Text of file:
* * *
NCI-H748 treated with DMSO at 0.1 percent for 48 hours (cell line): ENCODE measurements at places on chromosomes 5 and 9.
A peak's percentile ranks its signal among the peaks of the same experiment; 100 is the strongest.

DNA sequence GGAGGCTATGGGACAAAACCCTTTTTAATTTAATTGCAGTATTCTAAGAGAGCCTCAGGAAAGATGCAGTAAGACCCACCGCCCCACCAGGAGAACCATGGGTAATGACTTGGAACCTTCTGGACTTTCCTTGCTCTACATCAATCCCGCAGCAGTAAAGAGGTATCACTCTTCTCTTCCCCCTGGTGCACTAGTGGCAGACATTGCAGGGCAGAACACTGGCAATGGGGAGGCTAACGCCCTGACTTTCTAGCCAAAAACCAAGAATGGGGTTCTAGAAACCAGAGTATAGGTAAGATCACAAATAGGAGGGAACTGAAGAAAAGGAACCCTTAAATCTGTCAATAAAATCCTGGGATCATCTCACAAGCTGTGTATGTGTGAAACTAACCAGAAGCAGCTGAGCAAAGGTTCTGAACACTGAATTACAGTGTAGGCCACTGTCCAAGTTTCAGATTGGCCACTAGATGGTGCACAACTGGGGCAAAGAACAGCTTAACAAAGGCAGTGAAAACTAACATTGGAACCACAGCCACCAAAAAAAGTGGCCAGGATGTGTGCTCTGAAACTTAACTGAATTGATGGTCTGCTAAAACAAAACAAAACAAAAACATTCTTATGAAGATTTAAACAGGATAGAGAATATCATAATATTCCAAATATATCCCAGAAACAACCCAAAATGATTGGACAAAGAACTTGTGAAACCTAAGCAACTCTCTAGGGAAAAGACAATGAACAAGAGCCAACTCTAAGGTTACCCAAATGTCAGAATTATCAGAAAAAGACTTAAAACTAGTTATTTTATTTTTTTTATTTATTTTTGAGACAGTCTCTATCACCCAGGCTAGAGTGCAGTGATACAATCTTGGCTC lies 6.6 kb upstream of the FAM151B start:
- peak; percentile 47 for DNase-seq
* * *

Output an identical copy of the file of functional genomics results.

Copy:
NCI-H748 treated with DMSO at 0.1 percent for 48 hours (cell line): ENCODE measurements at places on chromosomes 5 and 9.
A peak's percentile ranks its signal among the peaks of the same experiment; 100 is the strongest.

DNA sequence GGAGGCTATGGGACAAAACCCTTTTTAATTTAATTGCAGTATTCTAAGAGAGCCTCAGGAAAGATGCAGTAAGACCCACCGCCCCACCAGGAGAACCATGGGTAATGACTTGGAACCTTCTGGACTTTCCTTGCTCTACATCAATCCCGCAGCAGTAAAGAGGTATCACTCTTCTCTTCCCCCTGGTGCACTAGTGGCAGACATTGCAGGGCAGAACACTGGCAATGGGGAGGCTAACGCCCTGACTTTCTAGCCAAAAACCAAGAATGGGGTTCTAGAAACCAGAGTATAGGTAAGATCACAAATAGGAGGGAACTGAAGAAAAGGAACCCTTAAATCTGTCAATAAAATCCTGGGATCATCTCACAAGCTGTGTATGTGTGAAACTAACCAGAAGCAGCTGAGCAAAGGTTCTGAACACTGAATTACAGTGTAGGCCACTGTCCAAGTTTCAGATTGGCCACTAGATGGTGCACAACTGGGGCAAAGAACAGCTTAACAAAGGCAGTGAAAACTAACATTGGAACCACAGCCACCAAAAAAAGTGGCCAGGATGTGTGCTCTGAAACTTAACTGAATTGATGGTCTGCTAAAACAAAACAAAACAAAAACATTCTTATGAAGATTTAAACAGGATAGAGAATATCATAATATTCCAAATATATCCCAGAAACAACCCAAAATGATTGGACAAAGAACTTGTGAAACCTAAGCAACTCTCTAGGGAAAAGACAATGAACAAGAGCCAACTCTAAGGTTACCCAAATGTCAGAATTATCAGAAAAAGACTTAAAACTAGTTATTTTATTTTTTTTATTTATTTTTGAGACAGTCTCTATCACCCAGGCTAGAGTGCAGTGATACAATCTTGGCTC lies 6.6 kb upstream of the FAM151B start:
- peak; percentile 47 for DNase-seq